Please use this identifier to cite or link to this item: http://hdl.handle.net/2122/5822
AuthorsBarchi, M. R.* 
Ciaccio, M. G.* 
TitleSeismic images of an extensional basin, generated at the hangingwall of a low-angle normal fault: the case of the Sansepolcro basin (Central Italy)
Issue Date2009
Series/Report no.3-4/479 (2009)
DOI10.1016/j.tecto.2009.08.024
URIhttp://hdl.handle.net/2122/5822
KeywordsSansepolcro basin;
seismic reflection profiles;
extensional basin;
Central Italy
Subject Classification04. Solid Earth::04.01. Earth Interior::04.01.02. Geological and geophysical evidences of deep processes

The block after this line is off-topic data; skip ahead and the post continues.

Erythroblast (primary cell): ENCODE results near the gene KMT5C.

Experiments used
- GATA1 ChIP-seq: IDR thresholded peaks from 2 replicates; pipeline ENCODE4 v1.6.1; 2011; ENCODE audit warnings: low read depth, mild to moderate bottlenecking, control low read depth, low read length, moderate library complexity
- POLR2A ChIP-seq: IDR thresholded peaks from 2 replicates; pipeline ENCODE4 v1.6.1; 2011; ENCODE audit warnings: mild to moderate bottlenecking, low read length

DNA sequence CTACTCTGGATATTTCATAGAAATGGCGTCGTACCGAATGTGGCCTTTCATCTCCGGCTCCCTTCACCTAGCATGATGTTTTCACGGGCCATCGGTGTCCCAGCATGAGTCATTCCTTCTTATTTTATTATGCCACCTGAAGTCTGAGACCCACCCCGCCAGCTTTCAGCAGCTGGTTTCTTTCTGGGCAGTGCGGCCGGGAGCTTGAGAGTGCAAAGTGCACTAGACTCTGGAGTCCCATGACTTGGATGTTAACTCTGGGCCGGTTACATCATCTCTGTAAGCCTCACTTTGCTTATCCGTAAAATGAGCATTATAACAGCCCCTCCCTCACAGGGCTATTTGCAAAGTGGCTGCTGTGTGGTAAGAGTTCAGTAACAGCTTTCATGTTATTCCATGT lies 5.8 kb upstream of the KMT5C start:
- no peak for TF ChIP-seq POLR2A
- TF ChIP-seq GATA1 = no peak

AbstractThe study of syntectonic basins, generated at the hanging-wall of regional low-angle detachments, can help to gain a better knowledge of these important and mechanically controversial extensional structures, constraining their kinematics and timing of activity. Seismic reflection images constrain the geometry and internal structure of the Sansepolcro Basin (the northernmost portion of the High Tiber Valley). This basin was generated at the hangingwall of the Altotiberina Fault (AtF), an E-dipping low-angle normal fault, active at least since Late Pliocene, affecting the upper crust of this portion of the Northern Apennines. The dataset analysed consists of 5 seismic reflection lines acquired in the 80s’ by ENI-Agip for oil exploration and a portion of the NVR deep CROP03 profile. The interpretation of the seismic profiles provides a 3-D reconstruction of the basin’s shape and of the sedimentary succession infilling the basin. This consisting of up to 1200 m of fluvial and lacustrine sediments: this succession is much thicker and possibly older than previously hypothesised. The seismic data also image the geometry at depth of the faults driving the basin onset and evolution. The western flank is bordered by a set of E-dipping normal faults, producing the uplifting and tilting of Early to Middle Pleistocene succession along the Anghiari ridge. Along the eastern flank, the sediments are markedly dragged along the SW-dipping Sansepolcro fault. Both NE- and SW-dipping faults splay out from the NE-dipping, low-angle Altotiberina fault. Both AtF and its high-angle splays are still active, as suggested by combined geological and geomorphological evidences: the historical seismicity of the area can be reasonably associated to these faults, however the available data do not constrain a unambiguous association between the single structural elements and the major earthquakes.
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